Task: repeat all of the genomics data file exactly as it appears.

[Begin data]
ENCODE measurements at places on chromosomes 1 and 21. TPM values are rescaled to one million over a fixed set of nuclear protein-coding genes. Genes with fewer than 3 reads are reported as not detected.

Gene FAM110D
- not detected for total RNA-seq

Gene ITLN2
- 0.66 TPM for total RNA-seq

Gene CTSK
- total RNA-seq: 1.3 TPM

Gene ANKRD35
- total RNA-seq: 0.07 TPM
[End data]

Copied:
ENCODE measurements at places on chromosomes 1 and 21. TPM values are rescaled to one million over a fixed set of nuclear protein-coding genes. Genes with fewer than 3 reads are reported as not detected.

Gene FAM110D
- not detected for total RNA-seq

Gene ITLN2
- 0.66 TPM for total RNA-seq

Gene CTSK
- total RNA-seq: 1.3 TPM

Gene ANKRD35
- total RNA-seq: 0.07 TPM